To me it seems like the primary node can only deal with either wired or wireless connections to the other nodes, but not both, i.e. if the primary node is serving any secondary node with wired backhaul that any wireless nodes would need to connect to a secondary node at the end of a wired backhaul.  I don't have a third MW6 handy to test this.  It could also be a bug in Tenda's firmware when using a mixed wired and wireless mesh. Smile

I suggest contacting Tenda directly just in case it's a bug.  Their support e-mail is: support.uk@tenda.cn 

These are a few suggestions I can think of, which you can try one at a time if possible:
  • Just to rule out any issue with the new MW6 node, try swapping it with one of the house secondary nodes.
  • If you have a network switch handy, connect one of the house nodes to the primary MW6 with Ethernet, even if it means moving it closer or loosely running a long Ethernet lead temporarily, i.e. from the <...> port from the primary node to the switch, and then from the switch to the blue globe icon of a second node and from the switch to the garden room node.  See if the Wi-Fi performance improves with the remaining secondary node within the house.
  • If you have a long enough Ethernet cable handy, try swapping the primary node with the node in the garden temporarily, i.e. so the router connects to the primary node in the garden room, then a second Ethernet lead runs from it's <...> port back to the secondary node where the primary node was.  This way if the secondary house nodes were connecting to the garden room node for wireless backhaul, it is now where the primary node was.
Thanks so much for your advice and guidance! I’ll give your suggestions a try! One additional note to add is that the newer MW6 is running a newer version of firmware compared to the other three yet the older ones all report they are running the latest available firmware. I guess that the newer one has updated components and therefore a different firmware. I wonder if this is contributing.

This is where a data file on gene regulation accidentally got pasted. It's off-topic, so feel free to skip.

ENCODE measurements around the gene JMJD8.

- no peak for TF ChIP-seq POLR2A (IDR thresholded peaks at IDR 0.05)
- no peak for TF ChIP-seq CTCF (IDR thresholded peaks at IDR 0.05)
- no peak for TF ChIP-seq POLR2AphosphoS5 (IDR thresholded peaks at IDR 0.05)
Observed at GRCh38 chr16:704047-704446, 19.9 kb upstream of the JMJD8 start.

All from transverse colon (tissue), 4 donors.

I’ll try the new one as the primary and see where this goes!

Thanks again!!!!
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#10
Sorry to sign up and resurface an old thread, however this is pretty much at the top of Google results and hoping I might be able to help people with the same issue as myself.

I followed the steps above, but was having the same issue as another poster, then when connected via backhaul, the wifi speeds were pretty much halving, if not worse! I've spend a good few days trying to sort this out, until I found another thread elsewhere burried deed on the net!

So my set up as follows:

Virgin Meda superhub >> Lounge MW6 in bridge mode connected via the 'Globe Icon' >> Connected to a switch via LAN Port.

Switch >> Garage MW5
          >> Kitchen MW5

Hallway MW3 (Wireless)
Dining Room MW3 (Wireless)
Bedroom MW5 (Wireless)

I've edited Seans pic to show what I did that worked for me.

[Image: Backhaul-config-3.png]

I was connecting them originally via the WAN/LAN port on the MW5's. This was cauing me a nightmare with speeds.

However I then went and connected the Garage MW5 and Kitchen MW5 into the LAN port instead. The difference was night and day! Great speeds everywhere and they both show as being wired connections.